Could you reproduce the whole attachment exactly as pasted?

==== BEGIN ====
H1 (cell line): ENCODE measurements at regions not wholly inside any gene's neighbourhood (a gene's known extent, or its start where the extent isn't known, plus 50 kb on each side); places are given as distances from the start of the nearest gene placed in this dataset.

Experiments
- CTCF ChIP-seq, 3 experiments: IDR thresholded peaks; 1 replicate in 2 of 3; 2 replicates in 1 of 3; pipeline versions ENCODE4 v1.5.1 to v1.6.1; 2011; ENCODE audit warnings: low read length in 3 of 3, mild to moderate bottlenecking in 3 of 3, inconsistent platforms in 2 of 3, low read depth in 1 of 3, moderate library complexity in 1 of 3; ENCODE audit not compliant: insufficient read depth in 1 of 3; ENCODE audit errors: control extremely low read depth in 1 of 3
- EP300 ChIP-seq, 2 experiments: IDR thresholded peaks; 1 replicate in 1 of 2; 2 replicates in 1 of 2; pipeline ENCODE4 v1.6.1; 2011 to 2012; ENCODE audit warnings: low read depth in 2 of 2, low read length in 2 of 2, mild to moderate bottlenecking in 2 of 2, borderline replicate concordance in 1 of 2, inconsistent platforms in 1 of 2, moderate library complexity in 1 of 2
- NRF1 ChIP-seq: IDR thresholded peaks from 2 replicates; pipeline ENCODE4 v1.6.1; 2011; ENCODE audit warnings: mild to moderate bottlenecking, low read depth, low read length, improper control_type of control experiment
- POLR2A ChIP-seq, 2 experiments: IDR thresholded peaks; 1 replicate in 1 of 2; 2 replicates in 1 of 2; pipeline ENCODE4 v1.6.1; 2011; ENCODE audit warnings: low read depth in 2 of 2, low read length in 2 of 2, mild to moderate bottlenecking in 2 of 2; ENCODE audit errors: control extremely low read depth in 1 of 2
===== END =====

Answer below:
H1 (cell line): ENCODE measurements at regions not wholly inside any gene's neighbourhood (a gene's known extent, or its start where the extent isn't known, plus 50 kb on each side); places are given as distances from the start of the nearest gene placed in this dataset.

Experiments
- CTCF ChIP-seq, 3 experiments: IDR thresholded peaks; 1 replicate in 2 of 3; 2 replicates in 1 of 3; pipeline versions ENCODE4 v1.5.1 to v1.6.1; 2011; ENCODE audit warnings: low read length in 3 of 3, mild to moderate bottlenecking in 3 of 3, inconsistent platforms in 2 of 3, low read depth in 1 of 3, moderate library complexity in 1 of 3; ENCODE audit not compliant: insufficient read depth in 1 of 3; ENCODE audit errors: control extremely low read depth in 1 of 3
- EP300 ChIP-seq, 2 experiments: IDR thresholded peaks; 1 replicate in 1 of 2; 2 replicates in 1 of 2; pipeline ENCODE4 v1.6.1; 2011 to 2012; ENCODE audit warnings: low read depth in 2 of 2, low read length in 2 of 2, mild to moderate bottlenecking in 2 of 2, borderline replicate concordance in 1 of 2, inconsistent platforms in 1 of 2, moderate library complexity in 1 of 2
- NRF1 ChIP-seq: IDR thresholded peaks from 2 replicates; pipeline ENCODE4 v1.6.1; 2011; ENCODE audit warnings: mild to moderate bottlenecking, low read depth, low read length, improper control_type of control experiment
- POLR2A ChIP-seq, 2 experiments: IDR thresholded peaks; 1 replicate in 1 of 2; 2 replicates in 1 of 2; pipeline ENCODE4 v1.6.1; 2011; ENCODE audit warnings: low read depth in 2 of 2, low read length in 2 of 2, mild to moderate bottlenecking in 2 of 2; ENCODE audit errors: control extremely low read depth in 1 of 2